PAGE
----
President Barack Obama and Richard Cordray meet with the Eason family, victims of mortgage fraud.
After more than 700 days of waiting for a Senate vote, and with Sen. Elizabeth Warren presiding, Richard Cordray is now the duly appointed and confirmed director of the Consumer Financial Protection Bureau. He won confirmation in a 66-34 vote. (Making a liar out of Mitch McConnell and 42 other Republicans who
declared in a letter
to President Obama in February that Cordray would never be confirmed.)
This is the first victory for Democrats after the latest filibuster deal struck in the Senate.
Cordray has been acting director of the agency since January 2012, when President Obama put him in the seat with a recess appointment. That appointment, along with those of two National Labor Relations Board members, was challenged by Republicans in court, and the conservative D.C. Circuit ruled that the appointments were unconstitutional. What this development means for the pending appeal of that decision before the Supreme Court isn't known at the moment, but presumably the case will be withdrawn.
The CFPB hasn't just been sitting around twiddling its collective thumbs while waiting for a permanent director. So far, "CFPB enforcement actions have resulted in $425 million in refunds to approximately 6 million consumers who were subject to deceptive financial practices," and has "also paved the way for resolving more than 133,000 financial services complaints, covering areas like credit cards, mortgages, student loans, and bank account services."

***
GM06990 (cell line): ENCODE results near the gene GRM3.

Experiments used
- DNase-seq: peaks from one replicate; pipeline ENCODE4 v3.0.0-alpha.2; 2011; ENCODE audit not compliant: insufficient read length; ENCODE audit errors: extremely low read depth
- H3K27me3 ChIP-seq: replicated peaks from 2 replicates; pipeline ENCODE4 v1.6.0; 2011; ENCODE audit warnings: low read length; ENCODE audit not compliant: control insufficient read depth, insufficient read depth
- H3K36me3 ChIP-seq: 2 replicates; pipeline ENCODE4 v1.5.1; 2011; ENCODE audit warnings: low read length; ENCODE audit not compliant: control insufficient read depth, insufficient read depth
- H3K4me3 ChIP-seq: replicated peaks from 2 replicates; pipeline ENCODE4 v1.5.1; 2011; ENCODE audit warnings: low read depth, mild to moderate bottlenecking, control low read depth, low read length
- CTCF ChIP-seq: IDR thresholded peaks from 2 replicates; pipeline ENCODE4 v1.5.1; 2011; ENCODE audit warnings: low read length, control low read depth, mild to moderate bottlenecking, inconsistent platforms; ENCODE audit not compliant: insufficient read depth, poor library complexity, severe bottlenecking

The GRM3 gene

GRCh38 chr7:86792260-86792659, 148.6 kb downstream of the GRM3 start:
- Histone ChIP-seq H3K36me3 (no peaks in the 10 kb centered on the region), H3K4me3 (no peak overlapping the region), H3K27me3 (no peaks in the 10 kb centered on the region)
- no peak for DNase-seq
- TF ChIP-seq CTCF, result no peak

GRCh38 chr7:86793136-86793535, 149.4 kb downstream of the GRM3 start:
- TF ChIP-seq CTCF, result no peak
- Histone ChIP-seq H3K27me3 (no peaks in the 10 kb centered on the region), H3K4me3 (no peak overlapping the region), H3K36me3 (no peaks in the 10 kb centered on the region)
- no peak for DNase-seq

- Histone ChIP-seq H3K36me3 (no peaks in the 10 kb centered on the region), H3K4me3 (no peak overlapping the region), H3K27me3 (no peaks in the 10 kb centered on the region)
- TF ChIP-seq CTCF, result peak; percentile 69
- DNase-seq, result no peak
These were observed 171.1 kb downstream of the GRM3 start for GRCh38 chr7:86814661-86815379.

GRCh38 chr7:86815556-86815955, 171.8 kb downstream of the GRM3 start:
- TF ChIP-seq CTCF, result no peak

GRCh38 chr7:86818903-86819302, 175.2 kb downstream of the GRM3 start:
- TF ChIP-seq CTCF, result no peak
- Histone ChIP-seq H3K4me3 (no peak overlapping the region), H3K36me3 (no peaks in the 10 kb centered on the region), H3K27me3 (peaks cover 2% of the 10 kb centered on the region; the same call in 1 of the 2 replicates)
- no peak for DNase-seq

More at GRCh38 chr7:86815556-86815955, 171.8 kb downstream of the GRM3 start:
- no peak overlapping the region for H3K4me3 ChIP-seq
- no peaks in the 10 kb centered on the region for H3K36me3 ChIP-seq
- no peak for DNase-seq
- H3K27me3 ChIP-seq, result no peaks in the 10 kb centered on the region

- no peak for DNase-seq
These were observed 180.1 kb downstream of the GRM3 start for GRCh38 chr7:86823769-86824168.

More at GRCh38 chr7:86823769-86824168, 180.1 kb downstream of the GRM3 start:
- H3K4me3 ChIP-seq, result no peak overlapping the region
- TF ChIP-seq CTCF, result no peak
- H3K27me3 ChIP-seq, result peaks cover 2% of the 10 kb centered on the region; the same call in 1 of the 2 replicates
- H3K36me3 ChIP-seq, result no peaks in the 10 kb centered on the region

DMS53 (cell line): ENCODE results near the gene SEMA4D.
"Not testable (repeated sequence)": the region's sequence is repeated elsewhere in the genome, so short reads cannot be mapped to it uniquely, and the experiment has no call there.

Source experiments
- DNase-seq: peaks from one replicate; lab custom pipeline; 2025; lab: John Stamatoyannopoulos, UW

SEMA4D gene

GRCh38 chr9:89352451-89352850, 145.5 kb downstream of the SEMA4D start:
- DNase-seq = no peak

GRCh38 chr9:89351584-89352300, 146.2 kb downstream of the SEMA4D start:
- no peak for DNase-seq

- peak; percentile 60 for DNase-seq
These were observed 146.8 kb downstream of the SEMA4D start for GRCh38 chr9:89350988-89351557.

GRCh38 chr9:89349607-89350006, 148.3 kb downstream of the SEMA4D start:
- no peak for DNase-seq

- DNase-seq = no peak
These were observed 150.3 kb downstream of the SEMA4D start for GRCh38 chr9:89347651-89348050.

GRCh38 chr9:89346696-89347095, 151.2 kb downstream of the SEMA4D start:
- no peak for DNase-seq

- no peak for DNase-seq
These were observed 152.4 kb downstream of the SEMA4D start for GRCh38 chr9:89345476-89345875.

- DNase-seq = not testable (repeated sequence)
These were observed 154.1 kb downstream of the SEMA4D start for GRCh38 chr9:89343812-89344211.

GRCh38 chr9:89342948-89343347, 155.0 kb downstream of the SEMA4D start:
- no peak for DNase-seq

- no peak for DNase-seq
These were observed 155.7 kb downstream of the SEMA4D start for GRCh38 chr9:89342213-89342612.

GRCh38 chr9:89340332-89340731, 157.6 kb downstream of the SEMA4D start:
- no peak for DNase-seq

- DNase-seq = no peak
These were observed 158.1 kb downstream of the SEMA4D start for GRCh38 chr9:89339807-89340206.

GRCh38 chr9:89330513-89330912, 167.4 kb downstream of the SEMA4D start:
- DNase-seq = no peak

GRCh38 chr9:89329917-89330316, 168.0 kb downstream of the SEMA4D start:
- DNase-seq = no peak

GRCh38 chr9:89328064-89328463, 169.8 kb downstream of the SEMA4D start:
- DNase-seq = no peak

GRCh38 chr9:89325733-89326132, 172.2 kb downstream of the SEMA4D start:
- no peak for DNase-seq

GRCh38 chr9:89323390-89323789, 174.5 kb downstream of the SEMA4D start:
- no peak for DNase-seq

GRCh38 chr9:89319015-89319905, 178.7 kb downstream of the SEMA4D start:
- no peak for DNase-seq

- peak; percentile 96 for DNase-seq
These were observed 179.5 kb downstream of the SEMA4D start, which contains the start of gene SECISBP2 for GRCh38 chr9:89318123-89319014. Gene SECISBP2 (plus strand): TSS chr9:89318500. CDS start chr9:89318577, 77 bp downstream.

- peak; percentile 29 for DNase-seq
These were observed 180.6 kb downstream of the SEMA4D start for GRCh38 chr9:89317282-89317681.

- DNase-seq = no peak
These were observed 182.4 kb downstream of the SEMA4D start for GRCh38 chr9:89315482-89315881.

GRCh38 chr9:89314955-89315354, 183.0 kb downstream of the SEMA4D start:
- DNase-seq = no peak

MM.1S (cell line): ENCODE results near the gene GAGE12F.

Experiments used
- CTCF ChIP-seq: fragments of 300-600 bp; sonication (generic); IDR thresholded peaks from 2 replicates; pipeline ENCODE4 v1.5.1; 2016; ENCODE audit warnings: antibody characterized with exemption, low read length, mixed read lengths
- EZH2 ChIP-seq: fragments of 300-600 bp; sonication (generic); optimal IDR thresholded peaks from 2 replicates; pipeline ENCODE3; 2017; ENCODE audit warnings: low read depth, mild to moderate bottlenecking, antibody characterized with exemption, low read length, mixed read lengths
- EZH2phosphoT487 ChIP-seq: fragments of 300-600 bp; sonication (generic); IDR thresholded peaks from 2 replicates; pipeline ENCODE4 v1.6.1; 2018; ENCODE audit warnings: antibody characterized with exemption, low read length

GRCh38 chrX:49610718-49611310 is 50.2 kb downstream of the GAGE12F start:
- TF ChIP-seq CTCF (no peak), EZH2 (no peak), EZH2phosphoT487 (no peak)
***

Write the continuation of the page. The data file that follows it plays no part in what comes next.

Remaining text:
This isn't going to mean the end of Republicans doing Wall Street's bidding by trying to undermine the agency. Expect Cordray to have to appear regularly in the House committees with oversight over the agency. But the GOP has lost the big fight, and that's good news for Main Street.
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